March deadline for Phase 2 of EDA’s Build Back Better Regional Challenge approaching for RWU

RWU has until March 15 to submit Phase 2 application


Rachel Dvareckas/The Hawks' Herald

RWU is working towards initiatives to help develop the region. The first initiative is to create a “smart bay” with buoys, sensors and cabling in Narrangansett Bay.

March 15 marks the deadline for Phase 2 of the U.S. Economic Development Administration’s (EDA) Build Back Regional Challenge in which Roger Williams University is a part of for the State of Rhode Island.

The EDA Build Back Better Challenge, according to the EDA website, is a national competition in which grant funding up to $100 Million is provided to different economic regions in the country. The ones selected for Phase 1 submit the best concept proposals and for Phase 2 it is the regions that submit the best full applications for funding. The EDA’s Selection and Review Committee considers funding recommendations based on several factors such as geographic and regional balance, project and industry types and the overall portfolio.

In Phase 2, 10-12 regional proposals will be identified to receive between $80-$100 Million toward regional collaborations. The focus for economic and industrial development in Rhode Island is the Blue Economy, which the World Bank defines as “the sustainable use of ocean resources for economic growth, improved livelihoods, and jobs while preserving the health of ocean ecosystems.”

RWU has been collaborating with the Rhode Island economic region since August 2021. However, Phase 1 had been going on in various phases for years in the state developing ocean strategies for the region.

Chief of Staff Brian Williams said RWU got involved in Phase 1 in August because “the strategies for the region started evolving and connecting to the existing work and distinctive role the only we [RWU] can play in the state on various initiatives.”

As for the plans RWU has been helping the region develop to try to secure Phase 2 funding, Williams said there are three core concepts that have become more formal, structured initiatives.

The first initiative is a “smart bay” concept that involves building out the region with buoys, sensors and cabling to make Narragansett and Mt. Hope Bays a big data project to support environmental efforts and product development. The next initiative is Blue innovation. Williams described it as “making Rhode Island an attractive place for companies to come and develop ideas within blue industry sectors.”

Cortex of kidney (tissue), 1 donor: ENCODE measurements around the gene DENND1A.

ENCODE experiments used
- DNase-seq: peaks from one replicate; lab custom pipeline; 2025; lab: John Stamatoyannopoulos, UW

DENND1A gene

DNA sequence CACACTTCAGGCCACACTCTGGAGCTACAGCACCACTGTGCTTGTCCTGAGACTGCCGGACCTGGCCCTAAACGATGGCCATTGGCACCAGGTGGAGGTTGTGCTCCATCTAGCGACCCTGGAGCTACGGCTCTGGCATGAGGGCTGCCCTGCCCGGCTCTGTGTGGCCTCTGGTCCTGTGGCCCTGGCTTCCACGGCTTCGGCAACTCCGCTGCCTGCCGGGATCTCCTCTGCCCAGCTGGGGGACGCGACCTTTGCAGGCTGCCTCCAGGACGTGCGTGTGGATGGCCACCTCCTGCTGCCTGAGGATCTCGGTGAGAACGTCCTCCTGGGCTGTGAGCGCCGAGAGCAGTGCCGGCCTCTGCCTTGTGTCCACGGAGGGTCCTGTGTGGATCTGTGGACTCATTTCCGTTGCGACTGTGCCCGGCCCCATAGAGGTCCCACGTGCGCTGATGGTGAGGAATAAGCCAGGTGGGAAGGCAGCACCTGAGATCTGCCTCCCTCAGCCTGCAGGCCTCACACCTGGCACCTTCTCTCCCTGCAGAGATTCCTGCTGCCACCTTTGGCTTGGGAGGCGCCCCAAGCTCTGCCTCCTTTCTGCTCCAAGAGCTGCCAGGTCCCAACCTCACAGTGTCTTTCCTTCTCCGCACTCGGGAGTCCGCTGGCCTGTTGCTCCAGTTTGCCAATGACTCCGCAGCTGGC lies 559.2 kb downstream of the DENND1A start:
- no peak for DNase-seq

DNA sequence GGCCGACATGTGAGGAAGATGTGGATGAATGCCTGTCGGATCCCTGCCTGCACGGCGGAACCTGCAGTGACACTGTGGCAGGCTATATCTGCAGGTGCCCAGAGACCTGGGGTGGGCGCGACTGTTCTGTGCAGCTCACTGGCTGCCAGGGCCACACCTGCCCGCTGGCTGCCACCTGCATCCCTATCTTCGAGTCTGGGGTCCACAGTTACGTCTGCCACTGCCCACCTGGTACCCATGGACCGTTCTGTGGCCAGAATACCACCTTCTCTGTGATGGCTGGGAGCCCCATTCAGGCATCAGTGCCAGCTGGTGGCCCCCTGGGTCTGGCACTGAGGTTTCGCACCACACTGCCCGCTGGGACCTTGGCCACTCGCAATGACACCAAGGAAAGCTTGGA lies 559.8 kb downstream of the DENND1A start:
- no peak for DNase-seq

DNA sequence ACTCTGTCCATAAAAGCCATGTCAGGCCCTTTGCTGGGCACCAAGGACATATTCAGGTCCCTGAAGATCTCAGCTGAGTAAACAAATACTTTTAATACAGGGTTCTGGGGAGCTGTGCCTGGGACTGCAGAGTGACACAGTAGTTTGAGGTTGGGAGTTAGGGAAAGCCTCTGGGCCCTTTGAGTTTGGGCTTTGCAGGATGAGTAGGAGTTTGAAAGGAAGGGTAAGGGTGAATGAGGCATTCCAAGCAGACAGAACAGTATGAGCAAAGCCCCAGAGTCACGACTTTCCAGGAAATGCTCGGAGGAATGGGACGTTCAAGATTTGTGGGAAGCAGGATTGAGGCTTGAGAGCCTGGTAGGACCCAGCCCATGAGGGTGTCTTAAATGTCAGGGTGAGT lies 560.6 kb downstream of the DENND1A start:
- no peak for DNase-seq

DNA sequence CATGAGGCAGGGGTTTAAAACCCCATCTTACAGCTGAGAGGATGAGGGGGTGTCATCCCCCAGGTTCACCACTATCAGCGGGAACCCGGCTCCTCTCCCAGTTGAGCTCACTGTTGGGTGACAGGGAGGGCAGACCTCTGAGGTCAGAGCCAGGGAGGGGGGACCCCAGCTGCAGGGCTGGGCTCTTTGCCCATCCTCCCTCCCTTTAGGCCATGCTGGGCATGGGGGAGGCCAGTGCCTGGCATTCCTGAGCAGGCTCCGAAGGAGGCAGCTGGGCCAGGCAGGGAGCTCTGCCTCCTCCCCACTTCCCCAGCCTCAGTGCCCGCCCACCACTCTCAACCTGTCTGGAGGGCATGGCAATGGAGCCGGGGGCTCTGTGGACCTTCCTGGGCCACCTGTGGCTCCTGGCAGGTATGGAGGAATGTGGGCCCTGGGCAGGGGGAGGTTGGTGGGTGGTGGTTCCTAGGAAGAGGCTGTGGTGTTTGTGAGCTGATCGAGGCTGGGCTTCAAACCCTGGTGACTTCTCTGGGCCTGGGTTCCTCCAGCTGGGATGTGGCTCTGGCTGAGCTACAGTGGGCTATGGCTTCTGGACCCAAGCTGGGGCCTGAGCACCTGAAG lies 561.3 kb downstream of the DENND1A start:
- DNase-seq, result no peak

The last initiative is education and workforce development that would help ensure a clear pipeline of talent can flow from high school or college to work for students and create internships and research partnerships between higher education and industry.
Williams has been involved in the writing of the region’s plans for Phase 2, but he has had help along the way.

“Various people at RWU have been involved with me helping meet or provide information into the writing,” said Williams. “The writing is at a very high level, and RWU is one of many organizations involved.”

RWU is the only private university helping with the grant development process according to Williams. Going forward beyond Phase 2 Williams said he and RWU President Ioannis Miaoulis have seen that the blue strategy and regional strategy have to be larger than just the EDA grant process.
“Our focus is on aligning RWU with the growing industry sectors around us to create opportunities for faculty research, student research and internships and jobs for our students,” said Williams.

“These span wind energy, aquaculture, marine affairs and policy word, non-profits, K12 Science, Technology, Engineering and Mathematics (STEM) opportunities, and so much more.”
RWU contributes to the Blue Economy in several ways outside of assisting with the grant. The university is the host institution for the Narragansett Bay Estuary Program (NBEP) which provides independent convening, scientific data analysis, and watershed project funding.

The RWU School of Law also houses the Marine Affairs Institute and Rhode Island Sea Grant Legal Program. RWU serves as the only law school on the eastern seaboard tied to the sea grant program that can provide applied legal research and analysis on marine law issues to outside professional organizations such as government agencies, nonprofit groups, and private corporations.

Additionally, RWU has The Center for Economic and Environmental Development (CEED) which focuses on collaborative marine research, industry support, marine education, public outreach, engagement, and extension.
Williams said the Blue Economy is part of RWU’s DNA.

“The commitment is really in our DNA as stewards of the bay due to our location, and the passions and academic expertise of our faculty and our students.”